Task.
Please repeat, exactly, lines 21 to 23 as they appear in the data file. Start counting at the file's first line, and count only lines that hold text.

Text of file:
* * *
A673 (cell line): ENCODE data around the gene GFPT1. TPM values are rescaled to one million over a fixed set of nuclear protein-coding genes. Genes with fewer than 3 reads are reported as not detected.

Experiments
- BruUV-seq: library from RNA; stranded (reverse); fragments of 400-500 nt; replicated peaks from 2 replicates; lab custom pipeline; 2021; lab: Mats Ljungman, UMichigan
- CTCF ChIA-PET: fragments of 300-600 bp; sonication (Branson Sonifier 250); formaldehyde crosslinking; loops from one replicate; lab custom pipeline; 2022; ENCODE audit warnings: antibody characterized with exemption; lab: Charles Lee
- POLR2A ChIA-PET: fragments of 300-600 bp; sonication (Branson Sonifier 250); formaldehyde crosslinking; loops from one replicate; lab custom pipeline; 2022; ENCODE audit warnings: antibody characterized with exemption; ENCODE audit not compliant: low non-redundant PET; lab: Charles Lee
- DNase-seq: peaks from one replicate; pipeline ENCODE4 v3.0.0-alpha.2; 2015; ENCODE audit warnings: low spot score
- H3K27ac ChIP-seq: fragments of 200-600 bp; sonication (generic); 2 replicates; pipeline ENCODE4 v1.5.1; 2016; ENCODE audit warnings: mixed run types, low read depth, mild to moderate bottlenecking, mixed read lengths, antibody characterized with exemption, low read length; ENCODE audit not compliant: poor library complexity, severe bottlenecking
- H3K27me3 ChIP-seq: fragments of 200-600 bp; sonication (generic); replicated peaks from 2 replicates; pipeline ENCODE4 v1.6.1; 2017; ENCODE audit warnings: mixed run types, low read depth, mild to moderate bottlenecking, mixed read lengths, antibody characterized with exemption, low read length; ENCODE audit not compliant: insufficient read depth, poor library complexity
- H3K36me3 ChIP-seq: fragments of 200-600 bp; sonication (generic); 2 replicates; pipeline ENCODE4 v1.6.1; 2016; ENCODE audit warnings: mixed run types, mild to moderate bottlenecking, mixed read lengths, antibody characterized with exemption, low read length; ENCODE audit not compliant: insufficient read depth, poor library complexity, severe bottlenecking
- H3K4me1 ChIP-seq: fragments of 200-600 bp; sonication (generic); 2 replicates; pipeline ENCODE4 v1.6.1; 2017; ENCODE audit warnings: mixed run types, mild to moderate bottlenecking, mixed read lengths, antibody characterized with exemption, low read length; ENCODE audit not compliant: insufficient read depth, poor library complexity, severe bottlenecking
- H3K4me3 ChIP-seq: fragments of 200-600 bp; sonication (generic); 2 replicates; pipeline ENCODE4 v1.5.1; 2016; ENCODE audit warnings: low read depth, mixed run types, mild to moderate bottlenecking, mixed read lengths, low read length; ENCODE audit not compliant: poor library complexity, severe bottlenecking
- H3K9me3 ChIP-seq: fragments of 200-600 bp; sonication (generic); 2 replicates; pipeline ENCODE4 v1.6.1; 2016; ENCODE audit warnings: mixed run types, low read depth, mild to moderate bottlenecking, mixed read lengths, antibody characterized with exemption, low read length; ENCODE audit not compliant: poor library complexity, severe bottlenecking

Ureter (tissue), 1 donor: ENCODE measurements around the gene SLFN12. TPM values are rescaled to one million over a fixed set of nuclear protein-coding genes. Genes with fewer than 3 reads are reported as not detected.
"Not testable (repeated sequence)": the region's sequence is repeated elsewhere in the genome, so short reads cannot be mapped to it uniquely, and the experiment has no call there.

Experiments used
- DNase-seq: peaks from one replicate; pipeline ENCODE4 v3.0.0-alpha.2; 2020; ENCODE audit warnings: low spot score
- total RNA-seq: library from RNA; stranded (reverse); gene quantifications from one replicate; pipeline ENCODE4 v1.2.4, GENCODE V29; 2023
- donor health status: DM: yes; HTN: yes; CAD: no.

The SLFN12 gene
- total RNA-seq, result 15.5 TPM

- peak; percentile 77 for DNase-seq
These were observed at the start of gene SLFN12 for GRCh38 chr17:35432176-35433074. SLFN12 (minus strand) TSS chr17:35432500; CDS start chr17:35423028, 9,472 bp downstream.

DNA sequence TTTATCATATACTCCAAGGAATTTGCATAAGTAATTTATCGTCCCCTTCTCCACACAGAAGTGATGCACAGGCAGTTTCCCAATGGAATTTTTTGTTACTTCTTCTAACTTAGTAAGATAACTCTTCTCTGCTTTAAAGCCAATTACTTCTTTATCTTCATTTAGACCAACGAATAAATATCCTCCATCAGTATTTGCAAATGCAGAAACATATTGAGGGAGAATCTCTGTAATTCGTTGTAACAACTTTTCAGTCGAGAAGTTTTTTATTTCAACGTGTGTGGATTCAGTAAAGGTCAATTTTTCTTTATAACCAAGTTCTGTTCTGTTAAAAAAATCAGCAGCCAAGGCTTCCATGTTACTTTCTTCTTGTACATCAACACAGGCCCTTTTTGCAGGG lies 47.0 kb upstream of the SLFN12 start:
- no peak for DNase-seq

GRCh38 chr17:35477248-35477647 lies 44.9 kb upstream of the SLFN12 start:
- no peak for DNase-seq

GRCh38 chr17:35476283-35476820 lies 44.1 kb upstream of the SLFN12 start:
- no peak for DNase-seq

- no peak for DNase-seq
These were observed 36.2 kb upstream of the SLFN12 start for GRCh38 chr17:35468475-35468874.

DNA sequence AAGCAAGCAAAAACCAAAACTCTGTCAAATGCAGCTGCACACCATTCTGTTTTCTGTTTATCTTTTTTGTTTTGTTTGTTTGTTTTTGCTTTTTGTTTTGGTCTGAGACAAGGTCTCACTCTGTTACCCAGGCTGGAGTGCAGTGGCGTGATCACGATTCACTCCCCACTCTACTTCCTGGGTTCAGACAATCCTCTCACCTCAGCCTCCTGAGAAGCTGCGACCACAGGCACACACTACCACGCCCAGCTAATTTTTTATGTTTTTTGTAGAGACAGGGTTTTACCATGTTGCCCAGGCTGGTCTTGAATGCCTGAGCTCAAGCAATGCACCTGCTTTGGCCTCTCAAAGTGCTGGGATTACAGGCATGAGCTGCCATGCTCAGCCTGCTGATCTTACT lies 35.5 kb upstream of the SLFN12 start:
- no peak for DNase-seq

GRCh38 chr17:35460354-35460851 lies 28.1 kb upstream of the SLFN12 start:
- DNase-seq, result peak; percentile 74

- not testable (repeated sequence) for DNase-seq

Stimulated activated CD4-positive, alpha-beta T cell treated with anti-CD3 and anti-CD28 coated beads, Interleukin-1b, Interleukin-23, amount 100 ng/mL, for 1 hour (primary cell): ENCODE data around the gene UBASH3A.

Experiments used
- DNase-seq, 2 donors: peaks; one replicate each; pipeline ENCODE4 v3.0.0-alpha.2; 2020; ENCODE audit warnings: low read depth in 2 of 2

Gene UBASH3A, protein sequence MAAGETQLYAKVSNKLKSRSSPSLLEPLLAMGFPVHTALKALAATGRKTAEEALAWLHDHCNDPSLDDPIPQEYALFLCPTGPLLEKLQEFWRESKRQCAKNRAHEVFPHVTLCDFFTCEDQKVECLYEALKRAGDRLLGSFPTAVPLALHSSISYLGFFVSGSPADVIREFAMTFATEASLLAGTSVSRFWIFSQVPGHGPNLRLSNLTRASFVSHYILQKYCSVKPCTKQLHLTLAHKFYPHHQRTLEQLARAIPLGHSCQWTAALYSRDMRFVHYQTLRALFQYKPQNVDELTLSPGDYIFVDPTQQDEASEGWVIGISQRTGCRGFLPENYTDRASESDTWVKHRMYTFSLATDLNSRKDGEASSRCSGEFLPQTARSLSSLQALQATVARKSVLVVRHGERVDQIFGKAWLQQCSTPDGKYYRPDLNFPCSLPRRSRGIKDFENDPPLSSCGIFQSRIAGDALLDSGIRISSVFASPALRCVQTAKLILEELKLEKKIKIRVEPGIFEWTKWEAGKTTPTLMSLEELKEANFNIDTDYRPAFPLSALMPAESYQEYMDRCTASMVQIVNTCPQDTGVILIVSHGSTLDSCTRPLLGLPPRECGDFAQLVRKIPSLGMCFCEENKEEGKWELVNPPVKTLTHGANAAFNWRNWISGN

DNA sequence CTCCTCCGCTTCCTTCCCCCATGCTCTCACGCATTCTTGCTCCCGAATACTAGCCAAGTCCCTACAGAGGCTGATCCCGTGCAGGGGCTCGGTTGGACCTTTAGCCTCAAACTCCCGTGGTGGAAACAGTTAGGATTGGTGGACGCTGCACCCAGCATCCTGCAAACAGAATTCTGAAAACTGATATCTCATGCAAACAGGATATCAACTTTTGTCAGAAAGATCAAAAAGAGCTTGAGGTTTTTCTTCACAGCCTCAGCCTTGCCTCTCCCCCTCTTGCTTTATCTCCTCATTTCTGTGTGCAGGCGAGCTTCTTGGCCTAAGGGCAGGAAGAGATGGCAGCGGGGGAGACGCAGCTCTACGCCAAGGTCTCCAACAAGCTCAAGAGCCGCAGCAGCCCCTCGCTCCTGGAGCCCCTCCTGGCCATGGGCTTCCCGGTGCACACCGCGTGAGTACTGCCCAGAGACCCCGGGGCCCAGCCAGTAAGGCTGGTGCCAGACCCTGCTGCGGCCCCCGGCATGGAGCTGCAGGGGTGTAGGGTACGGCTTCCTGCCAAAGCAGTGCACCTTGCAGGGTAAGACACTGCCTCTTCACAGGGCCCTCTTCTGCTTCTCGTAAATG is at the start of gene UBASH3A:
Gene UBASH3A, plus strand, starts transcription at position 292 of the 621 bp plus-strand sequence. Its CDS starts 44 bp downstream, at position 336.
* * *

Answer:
- peak; percentile 77 for DNase-seq
These were observed at the start of gene SLFN12 for GRCh38 chr17:35432176-35433074. SLFN12 (minus strand) TSS chr17:35432500; CDS start chr17:35423028, 9,472 bp downstream.

DNA sequence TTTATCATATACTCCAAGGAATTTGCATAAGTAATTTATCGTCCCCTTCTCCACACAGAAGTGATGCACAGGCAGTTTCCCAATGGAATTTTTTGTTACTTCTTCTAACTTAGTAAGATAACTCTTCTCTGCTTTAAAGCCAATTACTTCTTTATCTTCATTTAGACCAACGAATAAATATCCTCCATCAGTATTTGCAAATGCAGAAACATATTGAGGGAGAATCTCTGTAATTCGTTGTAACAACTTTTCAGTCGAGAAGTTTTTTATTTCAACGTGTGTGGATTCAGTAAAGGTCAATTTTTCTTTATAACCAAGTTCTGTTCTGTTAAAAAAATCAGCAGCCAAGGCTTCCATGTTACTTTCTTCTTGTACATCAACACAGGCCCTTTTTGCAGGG lies 47.0 kb upstream of the SLFN12 start: